The other day I got myself out of bed early to go for a walk. The light was golden and there was something magical about being up and about at this hour. I found a group dandelions sitting in the morning sunshine (despite most of the flora being different in France, the weeds here are the same) just waiting to be wished upon. I’m still fascinated by their complex fragility, the way a gentle puff of air can blow the seeds so far away.
The French have a few ways to talk about this plant. Sometimes called the couronne de moine or ‘monk’s crown’, it is also known as dent-de-lion or ‘lion’s tooth’, a name which was adopted and transformed into dandelion by the English. The most common French name for this weedy flower is pissenlit and can be more or less translated to ‘piss-in-bed’.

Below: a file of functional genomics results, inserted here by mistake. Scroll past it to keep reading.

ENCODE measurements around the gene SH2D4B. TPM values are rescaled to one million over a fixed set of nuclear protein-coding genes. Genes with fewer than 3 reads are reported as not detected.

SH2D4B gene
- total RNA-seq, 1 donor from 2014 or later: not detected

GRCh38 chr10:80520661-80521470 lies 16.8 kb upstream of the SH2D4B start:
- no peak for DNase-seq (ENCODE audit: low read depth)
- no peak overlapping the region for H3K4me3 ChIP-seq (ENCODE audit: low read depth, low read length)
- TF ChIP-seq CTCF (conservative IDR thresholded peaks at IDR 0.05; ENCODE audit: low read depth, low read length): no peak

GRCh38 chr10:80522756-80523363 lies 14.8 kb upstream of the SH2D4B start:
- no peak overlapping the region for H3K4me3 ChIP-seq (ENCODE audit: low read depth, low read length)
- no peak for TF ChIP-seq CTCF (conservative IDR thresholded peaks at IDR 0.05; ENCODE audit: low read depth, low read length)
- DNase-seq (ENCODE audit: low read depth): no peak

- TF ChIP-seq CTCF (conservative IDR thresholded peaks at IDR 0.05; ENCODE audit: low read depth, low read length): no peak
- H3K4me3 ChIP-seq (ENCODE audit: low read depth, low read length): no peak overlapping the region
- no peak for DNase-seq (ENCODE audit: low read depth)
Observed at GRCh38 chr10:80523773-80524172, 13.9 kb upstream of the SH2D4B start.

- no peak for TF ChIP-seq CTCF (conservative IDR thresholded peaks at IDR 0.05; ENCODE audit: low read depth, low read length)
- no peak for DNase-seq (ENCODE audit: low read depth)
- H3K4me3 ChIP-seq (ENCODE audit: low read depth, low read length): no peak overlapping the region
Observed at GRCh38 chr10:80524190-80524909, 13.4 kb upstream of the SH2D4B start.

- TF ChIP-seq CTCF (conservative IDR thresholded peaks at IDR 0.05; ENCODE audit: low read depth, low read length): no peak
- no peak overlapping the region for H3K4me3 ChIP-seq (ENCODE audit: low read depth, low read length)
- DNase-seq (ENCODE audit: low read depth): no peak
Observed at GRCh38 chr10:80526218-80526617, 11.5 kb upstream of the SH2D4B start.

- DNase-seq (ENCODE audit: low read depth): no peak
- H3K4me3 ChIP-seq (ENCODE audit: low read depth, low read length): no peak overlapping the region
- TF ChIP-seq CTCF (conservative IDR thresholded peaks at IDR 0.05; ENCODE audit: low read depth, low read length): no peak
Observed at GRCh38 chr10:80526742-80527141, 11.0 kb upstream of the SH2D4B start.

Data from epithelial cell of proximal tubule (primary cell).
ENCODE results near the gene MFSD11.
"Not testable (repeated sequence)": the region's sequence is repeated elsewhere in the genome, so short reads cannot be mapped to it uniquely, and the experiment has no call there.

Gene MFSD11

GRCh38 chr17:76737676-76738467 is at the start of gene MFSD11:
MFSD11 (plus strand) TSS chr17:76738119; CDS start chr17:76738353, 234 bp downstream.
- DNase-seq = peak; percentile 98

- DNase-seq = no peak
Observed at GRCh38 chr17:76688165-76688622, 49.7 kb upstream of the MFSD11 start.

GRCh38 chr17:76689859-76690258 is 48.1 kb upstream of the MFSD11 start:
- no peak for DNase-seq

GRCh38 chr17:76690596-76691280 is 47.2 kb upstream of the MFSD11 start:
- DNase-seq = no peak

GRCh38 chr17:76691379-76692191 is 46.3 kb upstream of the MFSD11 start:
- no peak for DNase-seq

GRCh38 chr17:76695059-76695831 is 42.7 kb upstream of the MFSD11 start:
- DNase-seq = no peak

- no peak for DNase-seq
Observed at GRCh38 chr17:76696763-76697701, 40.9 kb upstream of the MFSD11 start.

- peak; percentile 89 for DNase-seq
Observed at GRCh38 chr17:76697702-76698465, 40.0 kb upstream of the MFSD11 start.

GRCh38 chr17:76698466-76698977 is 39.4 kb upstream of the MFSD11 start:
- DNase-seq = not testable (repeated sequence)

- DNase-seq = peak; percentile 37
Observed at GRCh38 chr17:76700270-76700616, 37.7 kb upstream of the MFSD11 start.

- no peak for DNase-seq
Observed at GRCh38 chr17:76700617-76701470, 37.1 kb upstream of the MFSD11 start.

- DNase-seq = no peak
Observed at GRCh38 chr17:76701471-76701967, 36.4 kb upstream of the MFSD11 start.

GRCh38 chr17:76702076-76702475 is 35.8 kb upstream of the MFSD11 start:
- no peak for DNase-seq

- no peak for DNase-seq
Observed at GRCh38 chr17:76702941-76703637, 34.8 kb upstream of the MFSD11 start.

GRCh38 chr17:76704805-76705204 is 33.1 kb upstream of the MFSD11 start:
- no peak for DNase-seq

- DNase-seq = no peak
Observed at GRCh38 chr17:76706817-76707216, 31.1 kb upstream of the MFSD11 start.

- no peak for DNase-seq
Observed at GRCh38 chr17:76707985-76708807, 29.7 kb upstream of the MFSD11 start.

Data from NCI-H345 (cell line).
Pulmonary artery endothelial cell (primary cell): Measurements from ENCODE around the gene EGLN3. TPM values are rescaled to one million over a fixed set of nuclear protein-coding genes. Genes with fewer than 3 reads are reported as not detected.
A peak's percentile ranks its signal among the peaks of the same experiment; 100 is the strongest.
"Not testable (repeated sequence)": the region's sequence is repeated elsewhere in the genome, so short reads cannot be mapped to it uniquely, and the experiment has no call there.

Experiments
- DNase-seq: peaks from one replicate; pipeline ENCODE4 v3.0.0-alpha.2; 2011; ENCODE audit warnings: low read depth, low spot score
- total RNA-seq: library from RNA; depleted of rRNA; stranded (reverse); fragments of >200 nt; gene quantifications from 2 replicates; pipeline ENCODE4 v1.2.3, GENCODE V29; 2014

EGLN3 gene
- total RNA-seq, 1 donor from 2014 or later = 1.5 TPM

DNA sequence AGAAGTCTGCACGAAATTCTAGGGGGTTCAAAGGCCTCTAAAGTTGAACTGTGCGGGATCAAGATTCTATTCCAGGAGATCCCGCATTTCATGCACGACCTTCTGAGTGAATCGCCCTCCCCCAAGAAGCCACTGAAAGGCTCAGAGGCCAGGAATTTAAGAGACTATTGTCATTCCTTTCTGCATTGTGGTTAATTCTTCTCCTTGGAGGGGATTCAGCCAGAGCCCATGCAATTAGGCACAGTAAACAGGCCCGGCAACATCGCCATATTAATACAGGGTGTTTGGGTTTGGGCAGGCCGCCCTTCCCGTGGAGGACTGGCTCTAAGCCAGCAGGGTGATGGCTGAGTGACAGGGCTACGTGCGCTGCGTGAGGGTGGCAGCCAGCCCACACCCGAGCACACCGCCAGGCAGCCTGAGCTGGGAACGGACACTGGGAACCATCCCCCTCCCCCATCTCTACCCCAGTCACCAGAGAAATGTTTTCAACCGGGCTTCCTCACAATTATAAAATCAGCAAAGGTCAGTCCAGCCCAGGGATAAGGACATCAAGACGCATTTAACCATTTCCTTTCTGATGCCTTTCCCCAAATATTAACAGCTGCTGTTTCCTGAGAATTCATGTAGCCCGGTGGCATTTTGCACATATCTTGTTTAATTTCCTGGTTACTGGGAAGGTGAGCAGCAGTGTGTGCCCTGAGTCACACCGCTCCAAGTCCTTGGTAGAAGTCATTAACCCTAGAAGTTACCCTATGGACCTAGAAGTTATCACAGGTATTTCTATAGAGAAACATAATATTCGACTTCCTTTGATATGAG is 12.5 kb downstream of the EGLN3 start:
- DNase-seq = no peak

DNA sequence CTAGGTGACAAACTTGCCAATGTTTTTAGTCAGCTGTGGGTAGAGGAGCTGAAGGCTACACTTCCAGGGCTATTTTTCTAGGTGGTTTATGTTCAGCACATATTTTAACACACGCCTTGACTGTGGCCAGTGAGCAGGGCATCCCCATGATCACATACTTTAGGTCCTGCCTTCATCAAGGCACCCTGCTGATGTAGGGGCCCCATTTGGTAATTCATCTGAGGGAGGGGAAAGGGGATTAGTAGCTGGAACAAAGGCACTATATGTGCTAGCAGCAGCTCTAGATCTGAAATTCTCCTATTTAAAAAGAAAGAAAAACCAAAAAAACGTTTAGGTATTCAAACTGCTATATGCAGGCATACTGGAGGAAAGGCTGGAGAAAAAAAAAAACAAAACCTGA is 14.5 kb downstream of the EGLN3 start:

The flowers have been common in France since the middle ages, and have found their way into expressions such as this alternitive to ‘pushing up the daisies’:
manger les pissenlits par la racine
to eat dandelions by the roots
Getting up early to go for a morning walk and taking the time to make dandelion wishes gave me a lovely outlook for the day to come. I think I’ll set my alarm more often.
In response to this week’s Early Bird photo challenge.